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Illinois State Sen. James Clayborne Jr., an Obama friend since 1996, on Martin Luther King's dream: Dr. King said you measure a man at a time of challenge and controversy. It's clear Barack will have some challenges. But I think Barack is part of what King dreamed about. I'm so excited for our country. All that hard work for those individuals who made sacrifices for us, who walked the streets and those who boycotted the buses. There are a lot of unsung heroes. King represents that movement—so many of those who died, and living and had that same vision.

I'm seeing so much energy on the streets and so much excitement. People from all races coming together to celebrate this momentous event. Barack has inspired so much hope and determination. I've been to several inaugurations, but I've never seen this kind of excitement. There's just so much positive energy. It seems like everyone seems to have an emotional tie to this event. People from all hues, and all ethinc backgrounds. That's been the most poignant thing for me in D.C. so far..

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Gayle King, editor-at-large for O, The Oprah Winfrey Magazine, on Obama's arrival in Washington: I watched that train arrive, and the people were going bananas just looking at it. They couldn't even see Obama, just the train.

 

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Presidential historian Douglas Brinkley, on the mood in Washington: We're here in D.C. on Martin Luther King Day, and it's hard to escape thinking about Robert Kennedy's dream of the first African-American President. I've come to all these Inaugurations, but there's never been one like this. It's all so poignant. It's just exhilarating. It's the fact America isn't just turning a page, but a whole new chapter. That's only really happened three times before: FDR in 1933, John F. Kennedy in 1961, and Ronald Reagan in 1981. All three of those were era-turning moments. And that's what tomorrow will be.

It's amazing for me to see how many different and interesting Americans are in town. I got to talk to young people from Iowa who are playing music at the Inauguration tomorrow and visiting D.C. for the first some. Their excitement in seeing the Lincoln and Jefferson Memorials was amazing to me. Then I got to talk to Buzz Aldrin about Mars exploration. He was talking to me now about anything being possible--like settlements on Mars. For me as a historian to take the pulse of the country and to get different ideas that are generating in D.C. right now is wonderful.

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Madeleine Albright, former Secretary of State, on how Washington has changed: This may sound crazy but I think Washington D.C. is much friendlier. I think there is a greater respect for the real citizens of Washington, who are African Americans.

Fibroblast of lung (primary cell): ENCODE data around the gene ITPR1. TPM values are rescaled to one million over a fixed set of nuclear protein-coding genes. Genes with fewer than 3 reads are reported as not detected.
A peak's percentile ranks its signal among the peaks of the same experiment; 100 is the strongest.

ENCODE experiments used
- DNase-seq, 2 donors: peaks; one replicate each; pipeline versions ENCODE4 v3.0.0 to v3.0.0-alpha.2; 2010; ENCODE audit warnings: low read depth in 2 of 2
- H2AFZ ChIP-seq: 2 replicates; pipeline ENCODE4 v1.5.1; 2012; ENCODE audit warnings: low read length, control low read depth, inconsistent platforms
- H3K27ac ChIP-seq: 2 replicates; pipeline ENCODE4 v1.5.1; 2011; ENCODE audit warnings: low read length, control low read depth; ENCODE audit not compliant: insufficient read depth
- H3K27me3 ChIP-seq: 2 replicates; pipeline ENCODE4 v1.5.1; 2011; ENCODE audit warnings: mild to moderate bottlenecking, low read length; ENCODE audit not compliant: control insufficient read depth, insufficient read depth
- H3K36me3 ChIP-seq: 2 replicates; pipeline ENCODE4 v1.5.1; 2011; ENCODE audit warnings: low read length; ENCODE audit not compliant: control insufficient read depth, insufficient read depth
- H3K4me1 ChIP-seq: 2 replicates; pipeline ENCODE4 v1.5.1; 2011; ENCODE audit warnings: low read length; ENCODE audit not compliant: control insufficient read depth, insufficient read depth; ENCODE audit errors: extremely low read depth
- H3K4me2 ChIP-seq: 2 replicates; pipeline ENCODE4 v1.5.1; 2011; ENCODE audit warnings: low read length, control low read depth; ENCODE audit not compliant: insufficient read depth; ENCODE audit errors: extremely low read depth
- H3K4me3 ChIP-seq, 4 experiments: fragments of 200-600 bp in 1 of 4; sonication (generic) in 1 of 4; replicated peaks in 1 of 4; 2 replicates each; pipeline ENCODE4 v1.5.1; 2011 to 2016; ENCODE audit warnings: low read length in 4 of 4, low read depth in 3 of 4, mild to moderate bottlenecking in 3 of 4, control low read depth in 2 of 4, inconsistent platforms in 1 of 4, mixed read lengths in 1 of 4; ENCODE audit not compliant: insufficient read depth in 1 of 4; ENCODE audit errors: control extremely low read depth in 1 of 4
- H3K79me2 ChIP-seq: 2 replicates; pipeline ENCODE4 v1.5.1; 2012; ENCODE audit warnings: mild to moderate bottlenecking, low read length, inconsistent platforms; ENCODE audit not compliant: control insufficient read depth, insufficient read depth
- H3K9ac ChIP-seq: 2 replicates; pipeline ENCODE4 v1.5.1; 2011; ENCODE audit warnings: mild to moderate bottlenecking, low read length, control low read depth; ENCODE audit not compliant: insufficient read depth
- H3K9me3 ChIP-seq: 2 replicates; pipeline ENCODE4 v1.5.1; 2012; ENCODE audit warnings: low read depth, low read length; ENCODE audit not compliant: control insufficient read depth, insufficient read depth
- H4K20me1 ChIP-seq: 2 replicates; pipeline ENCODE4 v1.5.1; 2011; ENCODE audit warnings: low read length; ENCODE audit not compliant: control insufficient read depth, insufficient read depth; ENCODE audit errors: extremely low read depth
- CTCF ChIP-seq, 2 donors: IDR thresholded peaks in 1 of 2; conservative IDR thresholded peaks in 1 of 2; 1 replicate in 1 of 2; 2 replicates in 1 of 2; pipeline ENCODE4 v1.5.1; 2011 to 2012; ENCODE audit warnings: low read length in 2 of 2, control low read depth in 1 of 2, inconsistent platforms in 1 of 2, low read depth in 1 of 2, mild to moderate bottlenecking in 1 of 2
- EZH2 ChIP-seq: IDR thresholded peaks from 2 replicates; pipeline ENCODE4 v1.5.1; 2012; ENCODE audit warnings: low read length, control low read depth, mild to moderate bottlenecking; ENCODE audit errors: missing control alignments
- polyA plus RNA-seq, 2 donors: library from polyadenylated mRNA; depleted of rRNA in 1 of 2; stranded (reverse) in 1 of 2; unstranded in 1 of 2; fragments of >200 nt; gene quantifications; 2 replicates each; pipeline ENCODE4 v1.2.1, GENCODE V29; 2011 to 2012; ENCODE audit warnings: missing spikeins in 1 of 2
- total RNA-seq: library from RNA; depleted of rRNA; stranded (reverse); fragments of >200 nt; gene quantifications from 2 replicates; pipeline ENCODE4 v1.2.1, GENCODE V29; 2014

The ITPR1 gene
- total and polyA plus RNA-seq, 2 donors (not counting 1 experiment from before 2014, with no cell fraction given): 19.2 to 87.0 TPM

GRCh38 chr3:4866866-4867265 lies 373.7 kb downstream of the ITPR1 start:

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Mo Rocca, comedian, and political satirist, on his hopes for the inauguration: I'm least looking forward to the enormous pressure put on all of us to appear to be moved. I just don't cry on cue. I may take the Brad Pitt in Benjamin Button approach—a more muted, still-waters-run-deeply approach.

And I'm looking forward to any event Access Hollywood will be at. When was the last time Access Hollywood was in D.C.? Access Hollywood coming to the Council on Foreign Relations? Don't you think they expected Melanie Griffith and Antonio Banderas?

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Rachel Sklar, Daily Beast contributor, on Obama swag you can believe in: The streets of Washington, D.C., were filled on Sunday—not only with people streaming toward the Lincoln Memorial for the concert, but also with vendors hawking all the shirts, buttons, hats, scarves, posters, dolls, watches, books, pens, cards, and other assorted tchotchkes those concert-goers couldn't possibly leave inauguration without. Slogans like "Barack Obama--A New Day for America," "Change Is Coming!" and the ever-ubiquitous "Yes, We Can" covered pretty much every available sellable surface.

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Walking down 17th Street toward the Memorial: Framed photos of Obama and MLK with the slogan, "The Dream Is Real." Tie-dyed t-shirts with peace-sign Os in "Obama" and "08." Buttons of Obama nuzzling Michelle with his eyes half-closed in intimacy. (Ew.) There were also essentials like hand-warmers, tissues, and, of course, food to feed the hungry crowds—though the Obama-shilling stopped short of the Polish sausage stand.

I shopped in a store called the Chocolate Moose, which offered not only Obama-endorsed salted caramels but also Obama-themed mint tins ("Peppermints We Can Believe In!" "Mints for Obama!"), which will presumably keep your breath as minty-fresh as a New Day in America, and also "The Audacity of Soap," which is soap. It's made with glycerin, coconut oil, and "fragrance," and probably wasn't worth $9.50. But I'm confident it will get me as clean as Rahm Emanuel will keep both houses of Congress.